“Magazines are just like books. People want the real thing, not just a flash on the iPad. It’s different. Reading magazines shows you’re taking fashion seriously.”
Zena Hao, a 24-year-old publicist, from Beijing in an insightful story in the New York Times on how Chinese luxury consumers are obsessed with glossy mags
I’ve just been reading all the AW12 catwalk round-ups in Elle, Grazia and Vogue. Futuristic silhouettes, seductive goth and baroque over-embellishment feature heavily but they don’t excite me on a personal level. I’m more likely to get fired up over a macho coat or the perfect cigarette trouser so today’s breaking news about Joanna Sykes’ appointment at Nicole Farhi is a biggie for me. Continue reading
My first men’s Paris Fashion Week was a wheeze of shows, presentations, exhibitions, parties and a tiny bit of shopping. Plus lots of people-watching outside cafes, drinking coffee and wafting pretend cigarettes. One of the most impressive presentations was the Berluti event in the lush Jardin du Palais Royal, I mean just look at the photos… Continue reading
There has been much talk lately about how the luxury retail landscape is changing and one person who is well ahead of the curve is Carmen Busquets. One of the original investors in Net-a-Porter who also backs other ventures including Moda Operandi, her current baby is Couturelab. Continue reading
Latest on the ‘brands as content creators’ tip: Armani is launching a series of discussions around the fashion industry, all to take place on Twitter. Starting on June 1st as part of Armani’s One Night Only in Beijing event, the #ArmaniTweetTalks Q&A discussion will be moderated by Peter Howarth with a panel composed of Vogue China’s Angelica Cheung, ‘publisher and tastemaker’ Hung Huang, fashion critic Godfrey Deeny, Yoox’s Federico Marchetti plus Susie Lau and Tommy Ton (you know who they are, right?). Continue reading
There has been quite the brouhaha over River Island showing a ‘blogger-inspired’ range to the press at its AW12 press day. Consisting of statement accessories and clothes (think texture clashing, fearless colourplay, bold prints, embellished everything) a few style bloggers have taken umbrage at being thought of as people who just throw on gaudy mis-matchy outfits to get attention from streetstyle photographers or other bloggers. To this I say, lighten up! Keep calm, keep your head down and carry on. River Island (and H&M with its forthcoming Anna Dello Russo collab) are just thinking commercially with this idea. Because to achieve this look (which I’d say is a particular experimental-eclectic blogger look than a general blogger look) you do need to buy things in multiples. So River Island, H&M et al will maximise on sales of say, a top, a bag and three necklaces, rather than just one piece. It’s smart business thinking innit!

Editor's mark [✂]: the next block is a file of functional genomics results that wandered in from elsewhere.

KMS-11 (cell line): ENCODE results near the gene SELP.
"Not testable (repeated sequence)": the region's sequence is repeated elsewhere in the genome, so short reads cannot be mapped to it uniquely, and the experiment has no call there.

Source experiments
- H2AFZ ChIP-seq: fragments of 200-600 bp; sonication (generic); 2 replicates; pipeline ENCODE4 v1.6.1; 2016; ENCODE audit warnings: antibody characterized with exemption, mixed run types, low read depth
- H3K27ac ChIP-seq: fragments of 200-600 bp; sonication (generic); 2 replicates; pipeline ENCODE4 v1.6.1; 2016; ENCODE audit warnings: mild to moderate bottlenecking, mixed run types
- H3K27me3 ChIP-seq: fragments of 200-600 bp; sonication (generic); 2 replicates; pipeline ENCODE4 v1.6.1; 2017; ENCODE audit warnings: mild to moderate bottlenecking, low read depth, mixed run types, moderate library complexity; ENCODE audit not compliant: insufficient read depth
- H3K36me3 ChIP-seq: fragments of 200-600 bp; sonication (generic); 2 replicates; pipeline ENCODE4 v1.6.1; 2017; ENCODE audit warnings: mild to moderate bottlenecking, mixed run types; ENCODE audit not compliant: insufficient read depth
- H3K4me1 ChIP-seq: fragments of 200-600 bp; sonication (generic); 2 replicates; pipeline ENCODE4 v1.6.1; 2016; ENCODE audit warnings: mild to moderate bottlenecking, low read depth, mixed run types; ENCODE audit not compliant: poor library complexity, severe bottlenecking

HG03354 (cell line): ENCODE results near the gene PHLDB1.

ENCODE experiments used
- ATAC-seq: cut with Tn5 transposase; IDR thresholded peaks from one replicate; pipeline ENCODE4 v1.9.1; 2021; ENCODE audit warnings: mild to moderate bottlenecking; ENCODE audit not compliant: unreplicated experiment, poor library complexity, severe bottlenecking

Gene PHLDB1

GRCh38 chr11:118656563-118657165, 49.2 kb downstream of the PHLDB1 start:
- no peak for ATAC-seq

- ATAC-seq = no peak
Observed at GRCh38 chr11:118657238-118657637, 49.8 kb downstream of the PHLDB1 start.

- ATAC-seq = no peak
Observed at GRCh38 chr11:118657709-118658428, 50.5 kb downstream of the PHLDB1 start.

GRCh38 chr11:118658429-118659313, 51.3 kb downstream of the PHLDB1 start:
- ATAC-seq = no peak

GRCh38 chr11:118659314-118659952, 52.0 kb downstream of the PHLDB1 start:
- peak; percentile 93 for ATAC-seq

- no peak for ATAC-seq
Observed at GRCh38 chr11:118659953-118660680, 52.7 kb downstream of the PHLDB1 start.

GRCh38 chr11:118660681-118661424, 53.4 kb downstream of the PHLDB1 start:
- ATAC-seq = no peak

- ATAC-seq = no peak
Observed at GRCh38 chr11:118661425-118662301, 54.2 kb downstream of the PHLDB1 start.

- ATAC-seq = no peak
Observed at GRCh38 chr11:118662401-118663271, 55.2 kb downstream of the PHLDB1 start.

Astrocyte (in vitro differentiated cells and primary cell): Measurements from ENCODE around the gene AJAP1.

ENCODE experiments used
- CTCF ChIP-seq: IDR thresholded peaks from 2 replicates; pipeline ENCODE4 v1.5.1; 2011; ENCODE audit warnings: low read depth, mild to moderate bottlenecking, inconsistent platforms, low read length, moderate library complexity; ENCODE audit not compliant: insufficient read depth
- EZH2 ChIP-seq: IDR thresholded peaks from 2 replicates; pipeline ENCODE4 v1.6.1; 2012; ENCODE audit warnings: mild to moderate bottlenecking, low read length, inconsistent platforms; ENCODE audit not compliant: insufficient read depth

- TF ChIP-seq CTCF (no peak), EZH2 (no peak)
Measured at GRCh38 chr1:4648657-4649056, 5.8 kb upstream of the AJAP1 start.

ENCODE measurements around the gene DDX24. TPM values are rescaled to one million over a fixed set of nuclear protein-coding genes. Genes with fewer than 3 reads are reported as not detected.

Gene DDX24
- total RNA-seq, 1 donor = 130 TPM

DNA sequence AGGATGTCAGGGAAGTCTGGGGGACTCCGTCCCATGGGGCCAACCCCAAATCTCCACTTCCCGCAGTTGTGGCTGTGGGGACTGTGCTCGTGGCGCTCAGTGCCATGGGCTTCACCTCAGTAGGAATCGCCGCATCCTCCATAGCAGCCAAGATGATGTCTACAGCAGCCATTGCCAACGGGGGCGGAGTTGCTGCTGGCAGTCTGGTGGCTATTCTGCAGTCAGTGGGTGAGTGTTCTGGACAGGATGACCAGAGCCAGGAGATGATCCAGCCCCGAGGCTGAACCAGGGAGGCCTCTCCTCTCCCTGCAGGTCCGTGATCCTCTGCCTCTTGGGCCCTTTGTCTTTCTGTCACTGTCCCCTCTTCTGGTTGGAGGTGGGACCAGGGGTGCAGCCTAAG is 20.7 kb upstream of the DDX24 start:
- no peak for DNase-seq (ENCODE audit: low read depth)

Having missed the press day and the chance to appraise the AW12 collection myself, I asked River Island’s press office for their thoughts. Senior press officer Melissa Collins says, “the blogger story is representative of a look that’s interesting, exciting, not afraid to experiment, not afraid to try looks that break boundaries and to push limits and fashion forward. Bloggers are ambassadors of street style which has become such a key element of the fashion industry today. As a brand, we are defining what real people are wearing and we feel that bloggers are the voice of the real people.”
I think the debate is quite an interesting one as it does beg the question, where does style blogging go next? I’m sure this one will run and run and I wouldn’t be at all surprised to see the debate discussed further in Grazia next week…
Image: River Island Instagram
As the fashion publishing industry continues to go through ongoing changes, magazines are testing different ways to extend their brand messaging beyond the paper page. While Hearst has launched Hello Style to beckon the Youtube generation to its titles, Vogue went the interactive route last week with its two-day Vogue Festival. Continue reading
My take on The Future Of Fashion Magazines is generally that the collectable bi-annuals will continue and the commercial monthlies will eventually migrate to online-only. My Self Service magazines with their endless photo-editorials and long-form interviews have stood the test of time because they’re not topical (there’s no news or celeb interviews promoting their latest film-slash-beauty contracts), so the content is more ‘pure’. All the attention right now is on Carine Roitfeld’s forthcoming ‘fashion book’, CR Fashion Book (which is really a bi-annual magazine) and from this WWD article, the format looks to follow my theory. Only spreads and long form articles will be featured while the gaps between the twice yearly issued will be filled with more immediate, newsy online content.
Obviously, this switch won’t happen overnight. There’s still a huge market for print mags (evidenced by my own monthly tower of glossies), but the generation in its early teens now most likely won’t have the nostalgic connections to print magazines as we know them, so won’t continue to buy the Glamours and Grazias as we do.
And there’s another big development in magazines coming very soon indeed. Hearst’s tie-up with Youtube, a fashion channel called Hello Style launches on Saturday. I imagine these weekly digital TV shows from the likes of US Marie Claire, Harper’s Bazaar and Cosmopolitan will have far reaching implications for the editorial industry as we know it, so I’ll be watching closely. Will you?